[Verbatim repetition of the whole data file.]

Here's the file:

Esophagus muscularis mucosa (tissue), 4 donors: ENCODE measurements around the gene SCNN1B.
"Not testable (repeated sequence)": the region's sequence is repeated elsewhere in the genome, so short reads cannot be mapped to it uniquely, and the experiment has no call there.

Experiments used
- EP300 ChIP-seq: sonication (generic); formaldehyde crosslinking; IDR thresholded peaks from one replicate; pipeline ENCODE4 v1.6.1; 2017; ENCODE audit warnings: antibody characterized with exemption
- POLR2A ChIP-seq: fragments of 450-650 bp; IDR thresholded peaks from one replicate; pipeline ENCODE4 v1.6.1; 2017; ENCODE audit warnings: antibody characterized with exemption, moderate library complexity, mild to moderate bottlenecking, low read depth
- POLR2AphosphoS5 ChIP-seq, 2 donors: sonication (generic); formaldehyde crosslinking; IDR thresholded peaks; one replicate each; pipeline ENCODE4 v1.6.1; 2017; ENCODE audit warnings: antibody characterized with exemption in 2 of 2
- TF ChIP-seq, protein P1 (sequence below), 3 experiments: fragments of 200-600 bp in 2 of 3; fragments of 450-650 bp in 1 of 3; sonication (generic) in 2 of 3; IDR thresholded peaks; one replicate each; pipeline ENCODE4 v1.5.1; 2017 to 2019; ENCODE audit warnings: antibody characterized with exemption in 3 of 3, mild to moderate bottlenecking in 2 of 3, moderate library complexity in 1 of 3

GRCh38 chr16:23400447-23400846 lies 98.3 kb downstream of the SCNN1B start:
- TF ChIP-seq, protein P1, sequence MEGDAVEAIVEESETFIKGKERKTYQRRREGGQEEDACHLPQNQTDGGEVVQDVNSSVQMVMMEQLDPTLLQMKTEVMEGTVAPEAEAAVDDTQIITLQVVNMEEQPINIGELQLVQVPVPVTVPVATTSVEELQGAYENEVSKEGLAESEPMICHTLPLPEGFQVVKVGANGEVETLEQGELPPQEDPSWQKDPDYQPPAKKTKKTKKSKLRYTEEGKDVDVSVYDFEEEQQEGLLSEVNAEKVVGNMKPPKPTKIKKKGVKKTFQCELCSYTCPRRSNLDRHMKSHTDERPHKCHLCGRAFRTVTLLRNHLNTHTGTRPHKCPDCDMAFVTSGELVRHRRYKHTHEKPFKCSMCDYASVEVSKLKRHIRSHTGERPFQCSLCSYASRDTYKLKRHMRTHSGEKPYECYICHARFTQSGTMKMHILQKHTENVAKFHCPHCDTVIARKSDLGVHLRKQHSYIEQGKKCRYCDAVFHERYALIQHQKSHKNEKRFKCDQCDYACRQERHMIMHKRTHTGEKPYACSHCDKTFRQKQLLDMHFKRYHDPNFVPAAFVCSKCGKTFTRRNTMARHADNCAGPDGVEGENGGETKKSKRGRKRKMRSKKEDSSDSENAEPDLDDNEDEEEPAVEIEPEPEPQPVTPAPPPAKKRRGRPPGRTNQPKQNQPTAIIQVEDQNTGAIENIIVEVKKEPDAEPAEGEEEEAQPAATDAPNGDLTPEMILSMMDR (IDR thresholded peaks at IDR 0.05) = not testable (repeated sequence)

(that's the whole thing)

Esophagus muscularis mucosa (tissue), 4 donors: ENCODE measurements around the gene SCNN1B.
"Not testable (repeated sequence)": the region's sequence is repeated elsewhere in the genome, so short reads cannot be mapped to it uniquely, and the experiment has no call there.

Experiments used
- EP300 ChIP-seq: sonication (generic); formaldehyde crosslinking; IDR thresholded peaks from one replicate; pipeline ENCODE4 v1.6.1; 2017; ENCODE audit warnings: antibody characterized with exemption
- POLR2A ChIP-seq: fragments of 450-650 bp; IDR thresholded peaks from one replicate; pipeline ENCODE4 v1.6.1; 2017; ENCODE audit warnings: antibody characterized with exemption, moderate library complexity, mild to moderate bottlenecking, low read depth
- POLR2AphosphoS5 ChIP-seq, 2 donors: sonication (generic); formaldehyde crosslinking; IDR thresholded peaks; one replicate each; pipeline ENCODE4 v1.6.1; 2017; ENCODE audit warnings: antibody characterized with exemption in 2 of 2
- TF ChIP-seq, protein P1 (sequence below), 3 experiments: fragments of 200-600 bp in 2 of 3; fragments of 450-650 bp in 1 of 3; sonication (generic) in 2 of 3; IDR thresholded peaks; one replicate each; pipeline ENCODE4 v1.5.1; 2017 to 2019; ENCODE audit warnings: antibody characterized with exemption in 3 of 3, mild to moderate bottlenecking in 2 of 3, moderate library complexity in 1 of 3

GRCh38 chr16:23400447-23400846 lies 98.3 kb downstream of the SCNN1B start:
- TF ChIP-seq, protein P1, sequence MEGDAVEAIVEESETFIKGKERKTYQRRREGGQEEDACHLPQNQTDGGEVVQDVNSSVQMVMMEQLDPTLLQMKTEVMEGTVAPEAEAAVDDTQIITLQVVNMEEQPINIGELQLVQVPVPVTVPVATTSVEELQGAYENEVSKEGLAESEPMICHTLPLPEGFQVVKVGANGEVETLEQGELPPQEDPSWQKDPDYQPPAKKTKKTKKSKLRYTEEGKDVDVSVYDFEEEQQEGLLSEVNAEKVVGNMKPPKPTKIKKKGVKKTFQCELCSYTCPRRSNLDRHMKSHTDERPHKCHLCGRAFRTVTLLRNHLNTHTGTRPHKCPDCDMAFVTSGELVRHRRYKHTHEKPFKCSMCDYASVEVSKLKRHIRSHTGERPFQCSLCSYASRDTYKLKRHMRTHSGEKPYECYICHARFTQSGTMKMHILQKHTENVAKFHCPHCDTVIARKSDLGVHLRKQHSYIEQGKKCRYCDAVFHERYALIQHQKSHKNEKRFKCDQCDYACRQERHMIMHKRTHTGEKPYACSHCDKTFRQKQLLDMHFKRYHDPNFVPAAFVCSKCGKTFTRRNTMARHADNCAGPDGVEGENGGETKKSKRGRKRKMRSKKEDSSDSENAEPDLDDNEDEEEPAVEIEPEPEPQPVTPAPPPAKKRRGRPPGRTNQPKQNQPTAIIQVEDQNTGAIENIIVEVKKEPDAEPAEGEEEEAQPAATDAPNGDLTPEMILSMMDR (IDR thresholded peaks at IDR 0.05) = not testable (repeated sequence)